Institutional and project pressures led to the digitisation of courses despite limited experience of, or lack of experience in, blended and online learning among the course developers. However, good practice indicates the need for a broader e-learning strategy, structure and support. According to Graham et al. (2013), an e-learning strategy and structure focuses on technological, pedagogical and administrative frameworks that facilitate the online learning environment including governance, models, scheduling and evaluation. E-learning support is the institutional facilitation of the implementation and maintenance of its e-learning design, incorporating technical support, pedagogical support and faculty incentives (Graham et al., 2013). This level of support needed to be explored further.

Designing the Management for Information Systems Professionals course

According to the Master of Information Systems curriculum for Makerere University (n.d.), one of the terminal objectives of the Management for Information Systems Professionals (MISP) course is to introduce students to the management process in order to develop a critical awareness of current management issues relevant to IS professionals. The course further enables examining the managerial decision-making process and techniques and their relevance to the management role of an IS professional. It allows for cumulative knowledge building on the understanding of managerial processes and functions to show how organisations can be analysed, interpreted and modelled as systems. It also provides an awareness and appreciation of the desirable attitudes and skills of a 21st century IS manager, reviewing current research trends and issues in management, relevant to IS professionals and managers. 

The course development process started with the development of a course guide (see Appendix A for the final version). We designed activity-based learning in each topic through an introductory learning activity to activate students’ prior knowledge and experience. This was followed by a pre-task, a presentation from the lecturer or tutor, a reflection activity and a competence-based assessment to ensure that the learning outcomes were aligned to job-oriented assessment tasks. We also provided additional resources related to the topic for students to explore further. The course guide covered the following:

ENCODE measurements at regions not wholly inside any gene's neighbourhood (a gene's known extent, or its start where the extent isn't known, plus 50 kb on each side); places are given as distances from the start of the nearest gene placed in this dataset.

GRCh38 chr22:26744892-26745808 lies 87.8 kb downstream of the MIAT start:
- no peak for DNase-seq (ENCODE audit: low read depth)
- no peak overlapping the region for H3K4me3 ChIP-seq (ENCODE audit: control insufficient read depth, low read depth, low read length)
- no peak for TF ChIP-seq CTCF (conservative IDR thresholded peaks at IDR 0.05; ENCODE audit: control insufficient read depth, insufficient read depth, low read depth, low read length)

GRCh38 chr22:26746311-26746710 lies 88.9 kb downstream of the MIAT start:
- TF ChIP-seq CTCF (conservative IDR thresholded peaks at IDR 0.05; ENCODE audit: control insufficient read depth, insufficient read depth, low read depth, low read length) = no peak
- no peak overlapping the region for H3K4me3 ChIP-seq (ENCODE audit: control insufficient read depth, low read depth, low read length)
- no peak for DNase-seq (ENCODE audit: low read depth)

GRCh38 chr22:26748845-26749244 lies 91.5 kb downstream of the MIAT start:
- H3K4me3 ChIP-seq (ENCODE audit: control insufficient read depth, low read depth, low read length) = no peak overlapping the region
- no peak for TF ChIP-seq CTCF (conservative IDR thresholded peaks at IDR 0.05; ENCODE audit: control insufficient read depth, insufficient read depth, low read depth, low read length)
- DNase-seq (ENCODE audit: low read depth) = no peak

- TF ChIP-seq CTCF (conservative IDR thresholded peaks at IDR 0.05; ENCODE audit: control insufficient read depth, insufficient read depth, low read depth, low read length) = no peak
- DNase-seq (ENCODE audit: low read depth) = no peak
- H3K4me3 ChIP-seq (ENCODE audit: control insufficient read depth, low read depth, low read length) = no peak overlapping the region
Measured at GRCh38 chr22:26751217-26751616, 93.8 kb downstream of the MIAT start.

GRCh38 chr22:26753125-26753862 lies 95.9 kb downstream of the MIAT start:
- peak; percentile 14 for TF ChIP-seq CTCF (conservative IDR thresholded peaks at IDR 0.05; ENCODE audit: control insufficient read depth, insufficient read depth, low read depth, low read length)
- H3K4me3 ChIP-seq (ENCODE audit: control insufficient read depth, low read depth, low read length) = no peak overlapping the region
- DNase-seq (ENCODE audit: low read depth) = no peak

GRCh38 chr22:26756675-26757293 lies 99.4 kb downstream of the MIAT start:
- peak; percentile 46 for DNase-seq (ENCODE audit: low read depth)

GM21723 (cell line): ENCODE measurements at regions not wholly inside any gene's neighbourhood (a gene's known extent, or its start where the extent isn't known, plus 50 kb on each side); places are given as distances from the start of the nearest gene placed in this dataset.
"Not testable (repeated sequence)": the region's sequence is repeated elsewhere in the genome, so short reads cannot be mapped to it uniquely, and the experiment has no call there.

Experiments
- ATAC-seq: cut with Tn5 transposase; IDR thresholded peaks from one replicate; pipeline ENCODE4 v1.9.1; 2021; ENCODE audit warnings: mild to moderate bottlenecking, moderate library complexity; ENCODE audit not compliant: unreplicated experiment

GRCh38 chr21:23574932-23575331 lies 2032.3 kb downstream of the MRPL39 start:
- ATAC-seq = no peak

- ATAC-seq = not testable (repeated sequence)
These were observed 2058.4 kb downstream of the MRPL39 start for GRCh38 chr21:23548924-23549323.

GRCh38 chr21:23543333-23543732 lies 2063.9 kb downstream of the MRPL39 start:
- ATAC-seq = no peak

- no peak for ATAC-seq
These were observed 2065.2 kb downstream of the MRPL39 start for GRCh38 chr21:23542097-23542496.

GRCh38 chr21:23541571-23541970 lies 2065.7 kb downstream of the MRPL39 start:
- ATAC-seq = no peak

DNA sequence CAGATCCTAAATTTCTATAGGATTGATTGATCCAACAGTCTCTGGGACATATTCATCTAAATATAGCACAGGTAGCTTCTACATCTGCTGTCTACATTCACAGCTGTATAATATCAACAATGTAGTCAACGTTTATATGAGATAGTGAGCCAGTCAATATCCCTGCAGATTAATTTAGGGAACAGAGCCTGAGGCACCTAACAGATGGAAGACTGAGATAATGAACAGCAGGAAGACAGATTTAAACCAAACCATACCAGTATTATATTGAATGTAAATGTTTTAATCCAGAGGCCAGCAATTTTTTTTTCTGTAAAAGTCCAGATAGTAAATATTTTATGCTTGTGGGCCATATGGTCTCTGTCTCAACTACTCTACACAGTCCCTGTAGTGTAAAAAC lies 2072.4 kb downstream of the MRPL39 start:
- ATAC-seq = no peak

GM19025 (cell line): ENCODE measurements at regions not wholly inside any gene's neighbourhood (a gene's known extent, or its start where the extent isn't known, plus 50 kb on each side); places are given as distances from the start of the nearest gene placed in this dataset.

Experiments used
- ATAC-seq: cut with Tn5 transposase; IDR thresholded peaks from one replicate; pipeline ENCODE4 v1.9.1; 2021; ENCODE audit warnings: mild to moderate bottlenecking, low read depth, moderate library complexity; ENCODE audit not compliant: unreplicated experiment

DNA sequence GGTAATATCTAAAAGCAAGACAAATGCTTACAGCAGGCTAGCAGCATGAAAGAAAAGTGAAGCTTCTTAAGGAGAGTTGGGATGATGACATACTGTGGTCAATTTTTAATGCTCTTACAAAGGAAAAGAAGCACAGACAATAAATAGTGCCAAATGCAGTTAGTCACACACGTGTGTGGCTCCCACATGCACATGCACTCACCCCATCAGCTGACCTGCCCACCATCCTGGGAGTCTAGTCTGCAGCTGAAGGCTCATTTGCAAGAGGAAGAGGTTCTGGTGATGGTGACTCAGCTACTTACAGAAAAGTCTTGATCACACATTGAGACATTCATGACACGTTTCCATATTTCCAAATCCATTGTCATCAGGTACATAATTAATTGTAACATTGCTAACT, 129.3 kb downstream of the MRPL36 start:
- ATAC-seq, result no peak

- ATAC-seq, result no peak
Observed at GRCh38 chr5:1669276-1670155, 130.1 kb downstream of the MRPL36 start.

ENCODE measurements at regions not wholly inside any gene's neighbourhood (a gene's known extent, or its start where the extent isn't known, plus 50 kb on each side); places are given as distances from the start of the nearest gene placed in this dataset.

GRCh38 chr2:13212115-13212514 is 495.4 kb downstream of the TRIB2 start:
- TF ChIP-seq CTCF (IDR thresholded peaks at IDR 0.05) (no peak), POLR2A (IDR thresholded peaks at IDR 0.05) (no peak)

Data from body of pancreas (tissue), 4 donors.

The structure and relationship among learning activities, learning resources and assessment were guided by a commitment to a transformative pedagogy (UNESCO, 2017), shaped by a combination of Bloom’s revised taxonomy (Anderson & Krathwol, 2001), and Salmon’s Five Stage Model (2011). Bloom’s revised taxonomy was used to ensure achievement of learning at both lower order and higher order levels of cognition as well as transformational aspects, while Salmon’s Five Stage Model was used to guide the definition of typical activities of a course tutor in the online learning process. This course guide was also shaped by both internal and expert review processes, which are discussed later.

Transformative pedagogy

The course aimed to support continued teaching and learning but was also part of a drive to promote transformative pedagogy. Transformative pedagogy has been defined as 

an innovative pedagogical approach that empowers learners to critically examine their contexts, beliefs, values, knowledge and attitudes with the goal of developing spaces for self-reflection, appreciation of diversity and critical thinking. A transformative pedagogy is realised when learning goes beyond the mind and connects hearts and actions, transforming knowledge, attitudes and skills (UNESCO, 2017, p. 4). 

This broad definition implies that transformative pedagogy targets holistic learning emphasising the cognitive, affective and psychomotor domains as well as appreciating the process of learning, unlearning and relearning. As an inquiry-based learning approach, transformative pedagogy is grounded in a constructivist approach to learning which advocates that each student follows their own path to building and organising personal knowledge. Inquiry-based learning states that knowledge is built from experience and processes especially context-based and socially-based experiences (UNESCO, 2017). Using transformative pedagogies, students are empowered not only to challenge their perspectives but learn through experience-based, participatory, collaborative and active engagement in the learning process. The learning process is not linear but spiral, based on continuous reflection, discovery and learning-in-action. 

Common practices that foster transformative learning include open spaces for dialogic learning and immersion in authentic learning experiences (Omiunota, 2009). Increasingly, IHL are required to prepare students for 21st century jobs and technologies that do not yet exist and to solve problems that we do not even know are problems yet (Fadel, 2008). There is an increasing need for graduates who are critical thinkers, problem solvers, creative innovators, collaborators with advanced Information and Communication Technology (ICT) literacies as well as graduates who demonstrate agile leadership skills, are lifelong or self-directed students, ethical professionals and socially responsible global citizens. Transformative pedagogy is one of the approaches afforded to IHL to prepare such graduates (Meyers, 2010; UNESCO, 2017; Zhang et al., 2022).